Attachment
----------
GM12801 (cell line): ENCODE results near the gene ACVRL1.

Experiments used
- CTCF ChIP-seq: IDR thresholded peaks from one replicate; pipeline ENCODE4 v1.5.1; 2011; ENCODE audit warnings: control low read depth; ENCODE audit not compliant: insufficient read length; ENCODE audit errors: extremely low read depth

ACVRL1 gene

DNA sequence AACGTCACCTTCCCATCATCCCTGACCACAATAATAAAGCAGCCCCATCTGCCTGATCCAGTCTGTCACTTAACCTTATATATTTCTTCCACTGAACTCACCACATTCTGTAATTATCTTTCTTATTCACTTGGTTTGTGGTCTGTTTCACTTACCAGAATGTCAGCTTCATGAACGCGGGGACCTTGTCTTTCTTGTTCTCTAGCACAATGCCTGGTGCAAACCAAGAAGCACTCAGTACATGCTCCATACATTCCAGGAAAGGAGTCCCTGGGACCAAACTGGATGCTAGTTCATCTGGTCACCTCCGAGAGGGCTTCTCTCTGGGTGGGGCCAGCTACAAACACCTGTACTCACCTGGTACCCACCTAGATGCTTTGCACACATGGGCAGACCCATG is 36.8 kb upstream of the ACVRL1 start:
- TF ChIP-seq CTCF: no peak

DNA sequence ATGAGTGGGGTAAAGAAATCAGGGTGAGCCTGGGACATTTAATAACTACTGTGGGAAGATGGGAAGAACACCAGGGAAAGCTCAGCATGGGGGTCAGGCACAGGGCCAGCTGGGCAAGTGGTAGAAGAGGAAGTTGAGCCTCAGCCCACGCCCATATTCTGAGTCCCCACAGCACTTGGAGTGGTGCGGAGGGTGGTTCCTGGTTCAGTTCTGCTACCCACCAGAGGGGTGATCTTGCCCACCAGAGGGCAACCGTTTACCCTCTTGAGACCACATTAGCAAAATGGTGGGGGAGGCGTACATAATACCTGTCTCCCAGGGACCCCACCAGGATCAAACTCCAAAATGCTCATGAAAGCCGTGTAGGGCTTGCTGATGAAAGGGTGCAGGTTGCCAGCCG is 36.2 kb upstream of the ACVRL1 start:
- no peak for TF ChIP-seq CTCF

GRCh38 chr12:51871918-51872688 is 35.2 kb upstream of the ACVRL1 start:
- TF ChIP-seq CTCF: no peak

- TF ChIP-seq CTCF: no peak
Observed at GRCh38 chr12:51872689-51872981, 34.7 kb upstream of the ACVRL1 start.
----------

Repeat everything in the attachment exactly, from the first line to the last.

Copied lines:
GM12801 (cell line): ENCODE results near the gene ACVRL1.

Experiments used
- CTCF ChIP-seq: IDR thresholded peaks from one replicate; pipeline ENCODE4 v1.5.1; 2011; ENCODE audit warnings: control low read depth; ENCODE audit not compliant: insufficient read length; ENCODE audit errors: extremely low read depth

ACVRL1 gene

DNA sequence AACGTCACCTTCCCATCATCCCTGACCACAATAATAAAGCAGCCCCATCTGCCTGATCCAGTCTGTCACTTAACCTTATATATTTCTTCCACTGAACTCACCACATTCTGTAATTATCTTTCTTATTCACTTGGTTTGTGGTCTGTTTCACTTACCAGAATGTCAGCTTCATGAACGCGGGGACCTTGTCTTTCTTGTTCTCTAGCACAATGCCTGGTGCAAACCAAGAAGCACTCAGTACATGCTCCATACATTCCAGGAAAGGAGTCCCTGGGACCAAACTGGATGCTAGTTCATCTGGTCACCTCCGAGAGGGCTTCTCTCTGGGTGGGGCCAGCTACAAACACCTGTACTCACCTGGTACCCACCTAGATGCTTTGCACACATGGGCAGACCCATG is 36.8 kb upstream of the ACVRL1 start:
- TF ChIP-seq CTCF: no peak

DNA sequence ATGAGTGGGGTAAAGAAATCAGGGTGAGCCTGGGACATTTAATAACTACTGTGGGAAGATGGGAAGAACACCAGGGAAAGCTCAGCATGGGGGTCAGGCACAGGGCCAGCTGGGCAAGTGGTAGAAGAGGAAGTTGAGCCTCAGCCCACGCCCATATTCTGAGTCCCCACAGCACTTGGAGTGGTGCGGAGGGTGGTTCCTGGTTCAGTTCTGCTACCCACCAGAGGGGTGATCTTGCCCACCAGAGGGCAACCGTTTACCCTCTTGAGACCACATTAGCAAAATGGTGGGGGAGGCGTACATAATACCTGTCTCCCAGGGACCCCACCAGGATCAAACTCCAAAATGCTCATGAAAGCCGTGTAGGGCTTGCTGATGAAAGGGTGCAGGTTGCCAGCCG is 36.2 kb upstream of the ACVRL1 start:
- no peak for TF ChIP-seq CTCF

GRCh38 chr12:51871918-51872688 is 35.2 kb upstream of the ACVRL1 start:
- TF ChIP-seq CTCF: no peak

- TF ChIP-seq CTCF: no peak
Observed at GRCh38 chr12:51872689-51872981, 34.7 kb upstream of the ACVRL1 start.